6. Assessing the Radiation Protection Program

As stated in section 3 of the Nuclear Substances and Radiation Devices Regulations, the RPP shall include means to periodically assess the performance of the program. This may be performed through self-assessments, independent assessments or management reviews. The RPP should define the type(s) of assessment(s) to perform, the frequency and the method(s) to be used. Note: An inspection performed by a CNSC inspector is not considered an assessment activity.

The results of these assessments should be documented and shared with the applicant authority and with the RSC, if one has been established. A follow-up of the deficiencies identified and their corrective actions should be conducted to ensure the items of non-compliance are properly resolved and verified for effective implementation.

Assessments ensure that the RPP is adequate, effective, up to date and implemented in accordance with the ALARA principle. The information collected during assessments may be used to improve any weaknesses identified for continuous improvement.

Although the RPP should be reviewed at least every five years, the frequency of the assessments will depend on the complexity of the RPP and the risk associated with the licensed activity. The frequency and the chosen method(s) should be defined and documented in the RPP. The basis of the assessments may need to be expanded to account for different use types, associated hazards and mitigating controls. The RPP should be reviewed following changes in operations or regulatory requirements.

These assessments can be carried out using checklists, document reviews, observations of actual work being performed against procedures and staff interviews.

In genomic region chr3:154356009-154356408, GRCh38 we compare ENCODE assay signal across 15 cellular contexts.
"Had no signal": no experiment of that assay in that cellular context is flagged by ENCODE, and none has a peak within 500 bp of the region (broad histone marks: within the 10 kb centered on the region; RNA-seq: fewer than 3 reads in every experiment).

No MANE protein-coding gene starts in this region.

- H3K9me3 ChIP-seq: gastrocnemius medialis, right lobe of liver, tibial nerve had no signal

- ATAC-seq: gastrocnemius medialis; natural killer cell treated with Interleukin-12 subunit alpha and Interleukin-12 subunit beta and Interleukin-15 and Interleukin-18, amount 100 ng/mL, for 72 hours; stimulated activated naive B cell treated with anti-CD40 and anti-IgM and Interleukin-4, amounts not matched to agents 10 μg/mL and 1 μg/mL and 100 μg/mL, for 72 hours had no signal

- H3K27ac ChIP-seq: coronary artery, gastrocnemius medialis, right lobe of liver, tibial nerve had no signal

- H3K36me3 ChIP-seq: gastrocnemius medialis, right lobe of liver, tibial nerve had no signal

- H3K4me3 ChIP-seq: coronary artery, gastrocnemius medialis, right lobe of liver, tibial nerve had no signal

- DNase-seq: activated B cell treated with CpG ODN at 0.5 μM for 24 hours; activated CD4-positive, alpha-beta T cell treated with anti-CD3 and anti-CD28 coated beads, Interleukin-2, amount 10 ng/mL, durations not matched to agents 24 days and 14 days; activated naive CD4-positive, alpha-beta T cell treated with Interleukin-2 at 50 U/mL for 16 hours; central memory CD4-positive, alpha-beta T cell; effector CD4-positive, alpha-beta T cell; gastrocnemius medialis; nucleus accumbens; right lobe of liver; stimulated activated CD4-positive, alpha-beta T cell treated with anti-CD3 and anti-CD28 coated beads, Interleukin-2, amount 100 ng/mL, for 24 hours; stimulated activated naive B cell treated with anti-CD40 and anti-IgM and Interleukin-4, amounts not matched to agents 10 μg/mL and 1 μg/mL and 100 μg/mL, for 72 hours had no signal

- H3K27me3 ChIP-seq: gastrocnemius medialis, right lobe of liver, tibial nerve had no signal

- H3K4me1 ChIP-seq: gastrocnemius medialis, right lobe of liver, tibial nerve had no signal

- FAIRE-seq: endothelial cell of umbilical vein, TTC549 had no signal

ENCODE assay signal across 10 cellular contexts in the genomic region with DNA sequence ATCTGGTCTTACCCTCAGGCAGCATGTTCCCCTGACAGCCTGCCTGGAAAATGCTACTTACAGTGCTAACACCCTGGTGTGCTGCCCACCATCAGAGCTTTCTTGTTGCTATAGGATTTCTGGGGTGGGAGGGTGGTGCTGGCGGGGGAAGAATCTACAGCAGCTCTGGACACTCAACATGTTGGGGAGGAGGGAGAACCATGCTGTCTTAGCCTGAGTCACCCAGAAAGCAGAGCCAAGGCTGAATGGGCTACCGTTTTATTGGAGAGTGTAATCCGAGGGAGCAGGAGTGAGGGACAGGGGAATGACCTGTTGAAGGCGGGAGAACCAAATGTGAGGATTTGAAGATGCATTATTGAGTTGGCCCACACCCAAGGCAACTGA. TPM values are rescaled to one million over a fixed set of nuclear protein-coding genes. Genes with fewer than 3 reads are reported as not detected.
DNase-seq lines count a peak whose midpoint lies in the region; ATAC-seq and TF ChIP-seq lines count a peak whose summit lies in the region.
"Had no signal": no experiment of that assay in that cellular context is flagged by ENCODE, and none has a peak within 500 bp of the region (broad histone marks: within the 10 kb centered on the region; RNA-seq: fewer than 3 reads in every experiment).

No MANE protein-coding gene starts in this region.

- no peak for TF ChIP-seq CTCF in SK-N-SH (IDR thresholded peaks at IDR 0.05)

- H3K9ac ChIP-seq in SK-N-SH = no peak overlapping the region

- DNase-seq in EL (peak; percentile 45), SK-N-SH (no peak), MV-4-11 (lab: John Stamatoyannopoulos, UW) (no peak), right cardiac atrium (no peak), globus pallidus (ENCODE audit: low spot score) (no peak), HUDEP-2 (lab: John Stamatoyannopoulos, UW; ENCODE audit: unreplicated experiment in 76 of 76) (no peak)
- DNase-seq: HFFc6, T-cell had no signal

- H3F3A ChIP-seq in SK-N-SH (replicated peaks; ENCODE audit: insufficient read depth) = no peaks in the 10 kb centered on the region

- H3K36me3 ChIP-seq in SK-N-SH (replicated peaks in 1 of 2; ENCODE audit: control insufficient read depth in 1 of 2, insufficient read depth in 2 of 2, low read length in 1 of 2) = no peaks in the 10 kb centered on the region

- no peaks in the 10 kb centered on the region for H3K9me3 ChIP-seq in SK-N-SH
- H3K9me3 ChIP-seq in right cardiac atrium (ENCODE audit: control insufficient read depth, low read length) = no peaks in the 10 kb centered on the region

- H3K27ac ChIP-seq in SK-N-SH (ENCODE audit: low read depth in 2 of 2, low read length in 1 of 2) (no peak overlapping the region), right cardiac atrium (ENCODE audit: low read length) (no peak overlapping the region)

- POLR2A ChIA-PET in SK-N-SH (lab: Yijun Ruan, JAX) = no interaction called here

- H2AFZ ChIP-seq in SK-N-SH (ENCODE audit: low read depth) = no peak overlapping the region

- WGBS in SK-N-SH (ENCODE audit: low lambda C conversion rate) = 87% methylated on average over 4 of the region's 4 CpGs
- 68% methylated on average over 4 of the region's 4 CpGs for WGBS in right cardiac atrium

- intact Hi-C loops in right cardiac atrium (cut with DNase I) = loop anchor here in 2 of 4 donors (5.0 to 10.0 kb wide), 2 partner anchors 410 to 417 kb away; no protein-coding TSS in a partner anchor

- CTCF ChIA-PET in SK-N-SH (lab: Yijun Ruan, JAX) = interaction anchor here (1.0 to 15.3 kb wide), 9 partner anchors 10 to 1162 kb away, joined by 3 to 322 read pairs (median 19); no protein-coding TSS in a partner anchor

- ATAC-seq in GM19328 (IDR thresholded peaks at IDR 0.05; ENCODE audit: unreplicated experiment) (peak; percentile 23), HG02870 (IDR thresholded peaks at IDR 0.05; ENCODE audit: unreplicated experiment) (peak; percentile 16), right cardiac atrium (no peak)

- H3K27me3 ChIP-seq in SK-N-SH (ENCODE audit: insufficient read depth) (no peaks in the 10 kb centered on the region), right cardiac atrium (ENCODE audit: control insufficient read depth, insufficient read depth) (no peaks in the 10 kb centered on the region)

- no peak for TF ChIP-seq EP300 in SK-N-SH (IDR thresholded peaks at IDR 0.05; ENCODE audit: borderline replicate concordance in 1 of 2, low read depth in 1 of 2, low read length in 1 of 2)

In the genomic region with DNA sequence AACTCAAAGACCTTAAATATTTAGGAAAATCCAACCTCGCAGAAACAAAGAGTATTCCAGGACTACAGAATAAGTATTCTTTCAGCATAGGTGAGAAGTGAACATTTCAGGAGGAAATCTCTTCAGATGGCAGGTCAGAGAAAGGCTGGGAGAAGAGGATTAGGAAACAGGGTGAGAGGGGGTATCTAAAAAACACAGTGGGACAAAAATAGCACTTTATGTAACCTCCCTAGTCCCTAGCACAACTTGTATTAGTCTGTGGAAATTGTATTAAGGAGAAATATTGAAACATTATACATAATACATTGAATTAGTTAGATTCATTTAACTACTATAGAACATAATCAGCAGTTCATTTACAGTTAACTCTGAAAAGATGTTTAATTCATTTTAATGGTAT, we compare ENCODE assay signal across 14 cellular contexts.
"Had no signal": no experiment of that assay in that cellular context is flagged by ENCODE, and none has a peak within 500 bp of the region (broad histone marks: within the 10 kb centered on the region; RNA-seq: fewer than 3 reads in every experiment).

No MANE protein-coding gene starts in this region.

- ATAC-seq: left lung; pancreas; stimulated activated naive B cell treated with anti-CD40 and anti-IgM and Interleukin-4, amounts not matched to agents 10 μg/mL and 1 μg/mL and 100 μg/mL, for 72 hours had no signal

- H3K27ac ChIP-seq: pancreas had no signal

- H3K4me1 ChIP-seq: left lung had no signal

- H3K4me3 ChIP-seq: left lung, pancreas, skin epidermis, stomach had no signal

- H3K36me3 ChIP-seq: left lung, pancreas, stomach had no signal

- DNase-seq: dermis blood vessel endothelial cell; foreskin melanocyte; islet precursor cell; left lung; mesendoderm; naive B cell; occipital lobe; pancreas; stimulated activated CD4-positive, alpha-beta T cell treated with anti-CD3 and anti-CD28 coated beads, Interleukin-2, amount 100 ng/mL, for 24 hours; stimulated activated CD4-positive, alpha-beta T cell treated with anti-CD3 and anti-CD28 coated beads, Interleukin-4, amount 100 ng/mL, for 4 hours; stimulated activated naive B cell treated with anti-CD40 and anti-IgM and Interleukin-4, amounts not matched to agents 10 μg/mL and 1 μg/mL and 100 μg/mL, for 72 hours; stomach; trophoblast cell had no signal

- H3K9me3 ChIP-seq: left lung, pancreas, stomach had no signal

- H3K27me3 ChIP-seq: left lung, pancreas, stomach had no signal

6.1 Self-assessments

Self-assessments are conducted periodically by all levels of management in their areas of responsibility (e.g., RSOs, site RSOs, site representatives, coordinators, supervisors, managers, etc.). These assessments are performed to evaluate work or processes, to identify opportunities for improvement, and to confirm that the work being performed that has an impact on the licensed activities is meeting RPP requirements. Self-assessments are less stringent than independent assessments and may be informal, planned, unplanned or ad hoc when deemed necessary.

Self-assessments are important in evaluating the implementation and effectiveness of the RPP. They can be done through management walk-arounds; observation of the work being performed to ensure they are aligned with procedures and training; periodic meetings; or use of checklists, internal audits or inspections. Self-assessments of the RPP are generally conducted by the site RSO to assess the work practices against requirements established in the RPP and to identify opportunities for improvement.

The RPP should describe the self-assessment methods used and when it should take place. Self-assessment results may be used as inputs for the independent assessments.

The list of examples of Type II inspection worksheets on the CNSC’s website can be useful when developing a self-assessment policy and procedure.

6.2 Independent assessments

Independent assessments, which may also be referred to as internal or external audits, are planned and carried out at set frequencies by qualified auditors, on behalf of the applicant authority or top management. The primary objective of the independent assessment of radiation safety is to confirm that the documented RPP meets the requirements and that its implementation is effective.

The RPP should describe the frequency of the independent assessments and describe the elements that will be assessed. The frequency should be determined based on the complexity of the licensed activities and the results of previous assessments, with specific regard to deficiencies identified. Based on best practices, independent assessments should be performed at least annually, or in response to significant changes in the organization’s licensed activities, following identification of weaknesses in safety, or after substantive changes to work practices have been implemented.